Car sourcing – how’s business?

At the start of the year we checked in with car sourcing specialist Jeremy Sargeant (WR Autos) to get his opinion on how he saw 2009 panning out for his business. He spoke of starting the year with a “strong prospect list” but was obviouslyconcerned about finding clients for his service as the recession became deeper. We thought it might be interesting to catch up with Jeremy and find out how the first third of 2009 had gone.

“As I said previously I started the first quarter with a strong prospect list, so was not surprised that business was good. My business, as you know, is sourcing to order, mainly from my existing client bank and there are still plenty of orders coming from previous customers. I have also picked up more new business than anticipated. That business has come from a mixture of referrals and web generated leads. So, again, I started the next quarter with a strong prospect list.“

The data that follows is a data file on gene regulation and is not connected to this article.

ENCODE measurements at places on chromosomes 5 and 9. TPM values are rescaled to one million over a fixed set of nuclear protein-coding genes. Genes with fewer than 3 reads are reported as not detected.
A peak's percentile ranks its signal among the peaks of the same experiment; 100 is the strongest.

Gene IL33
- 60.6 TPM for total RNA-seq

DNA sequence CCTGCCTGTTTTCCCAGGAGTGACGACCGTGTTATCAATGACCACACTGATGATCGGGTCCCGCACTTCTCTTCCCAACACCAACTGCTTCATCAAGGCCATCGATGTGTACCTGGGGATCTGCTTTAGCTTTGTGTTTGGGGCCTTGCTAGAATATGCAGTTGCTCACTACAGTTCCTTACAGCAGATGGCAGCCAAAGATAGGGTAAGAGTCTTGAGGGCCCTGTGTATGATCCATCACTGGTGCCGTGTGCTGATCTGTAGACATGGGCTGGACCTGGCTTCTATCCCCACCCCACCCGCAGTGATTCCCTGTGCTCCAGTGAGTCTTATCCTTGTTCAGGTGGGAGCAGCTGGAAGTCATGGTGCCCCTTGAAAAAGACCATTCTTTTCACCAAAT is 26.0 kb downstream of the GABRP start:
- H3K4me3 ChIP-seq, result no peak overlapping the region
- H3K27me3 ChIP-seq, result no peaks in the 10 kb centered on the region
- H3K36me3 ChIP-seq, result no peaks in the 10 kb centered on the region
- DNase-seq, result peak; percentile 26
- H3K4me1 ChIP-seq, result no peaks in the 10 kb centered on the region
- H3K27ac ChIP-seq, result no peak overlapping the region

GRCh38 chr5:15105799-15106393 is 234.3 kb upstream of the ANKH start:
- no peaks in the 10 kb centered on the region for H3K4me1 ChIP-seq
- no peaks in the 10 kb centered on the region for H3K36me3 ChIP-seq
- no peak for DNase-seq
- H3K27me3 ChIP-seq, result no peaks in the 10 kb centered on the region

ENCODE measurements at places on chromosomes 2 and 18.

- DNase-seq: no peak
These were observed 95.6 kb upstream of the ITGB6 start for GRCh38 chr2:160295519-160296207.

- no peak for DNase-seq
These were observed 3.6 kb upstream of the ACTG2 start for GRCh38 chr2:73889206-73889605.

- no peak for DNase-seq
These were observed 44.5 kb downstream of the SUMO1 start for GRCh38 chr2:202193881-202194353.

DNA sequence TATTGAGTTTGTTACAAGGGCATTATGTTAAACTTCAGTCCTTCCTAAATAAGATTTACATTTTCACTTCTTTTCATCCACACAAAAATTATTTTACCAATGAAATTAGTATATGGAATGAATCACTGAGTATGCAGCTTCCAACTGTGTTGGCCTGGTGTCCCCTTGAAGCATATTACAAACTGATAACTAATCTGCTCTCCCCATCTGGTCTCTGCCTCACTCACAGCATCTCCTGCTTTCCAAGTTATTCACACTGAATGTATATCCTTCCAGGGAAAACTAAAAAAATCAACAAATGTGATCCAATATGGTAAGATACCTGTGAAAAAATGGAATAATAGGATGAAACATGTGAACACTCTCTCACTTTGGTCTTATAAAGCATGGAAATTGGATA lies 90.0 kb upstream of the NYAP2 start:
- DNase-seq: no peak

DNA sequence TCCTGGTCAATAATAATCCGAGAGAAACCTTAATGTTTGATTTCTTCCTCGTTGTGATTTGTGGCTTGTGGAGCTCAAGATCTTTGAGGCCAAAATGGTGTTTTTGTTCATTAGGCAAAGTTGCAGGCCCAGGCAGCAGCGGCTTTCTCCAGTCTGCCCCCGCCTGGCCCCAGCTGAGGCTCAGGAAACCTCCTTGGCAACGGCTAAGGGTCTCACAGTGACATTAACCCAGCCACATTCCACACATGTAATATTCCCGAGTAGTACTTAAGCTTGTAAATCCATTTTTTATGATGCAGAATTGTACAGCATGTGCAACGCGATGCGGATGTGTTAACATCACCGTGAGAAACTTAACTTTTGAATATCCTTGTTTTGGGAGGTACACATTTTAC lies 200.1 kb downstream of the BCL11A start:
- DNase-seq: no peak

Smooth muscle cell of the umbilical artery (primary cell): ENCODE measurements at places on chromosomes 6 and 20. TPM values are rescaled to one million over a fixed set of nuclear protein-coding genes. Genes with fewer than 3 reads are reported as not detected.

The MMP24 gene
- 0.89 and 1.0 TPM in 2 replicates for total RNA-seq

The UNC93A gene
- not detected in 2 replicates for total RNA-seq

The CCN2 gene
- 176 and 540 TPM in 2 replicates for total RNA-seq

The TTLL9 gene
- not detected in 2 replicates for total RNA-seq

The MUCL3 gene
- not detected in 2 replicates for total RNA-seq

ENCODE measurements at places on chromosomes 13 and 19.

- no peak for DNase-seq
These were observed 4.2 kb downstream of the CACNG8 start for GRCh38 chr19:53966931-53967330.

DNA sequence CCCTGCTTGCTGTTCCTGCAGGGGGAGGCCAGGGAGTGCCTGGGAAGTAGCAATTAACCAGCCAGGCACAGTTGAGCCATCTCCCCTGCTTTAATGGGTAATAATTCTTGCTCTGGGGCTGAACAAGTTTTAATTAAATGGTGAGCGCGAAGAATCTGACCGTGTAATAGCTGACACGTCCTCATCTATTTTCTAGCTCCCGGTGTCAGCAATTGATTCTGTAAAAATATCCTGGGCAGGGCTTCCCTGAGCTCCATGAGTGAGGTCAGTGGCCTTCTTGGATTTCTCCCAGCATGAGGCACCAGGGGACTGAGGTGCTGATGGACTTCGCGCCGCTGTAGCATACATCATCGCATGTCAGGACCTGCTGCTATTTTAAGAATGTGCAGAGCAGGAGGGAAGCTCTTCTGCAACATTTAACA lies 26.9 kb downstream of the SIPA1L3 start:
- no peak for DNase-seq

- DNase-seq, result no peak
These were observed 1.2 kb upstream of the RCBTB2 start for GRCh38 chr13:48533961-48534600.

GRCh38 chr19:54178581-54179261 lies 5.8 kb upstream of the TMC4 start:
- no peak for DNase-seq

“However, despite managing to continue to do good business, trading conditions in the past few months have been a little unusual. For me the biggest issue in recent months has been the price of used cars. My clients listen to the news and know that used car prices are pretty strong. That is positive – I was having too many conversations with clients last year where there was a perception that they could take the asking price and knock huge discounts off. The problem now though, is buying quality vehicles at sensible prices. I find that I have to pay over book price for anything half decent and have seen vehicles in very poor condition achieving very high prices in the trade. The resellers I deal with are trading stock successfully (so they say) and a few trips to auction leave me wondering who is buying the stock at such strong money. The reason I am surprised at the prices is that I am not sure who is selling the cars!”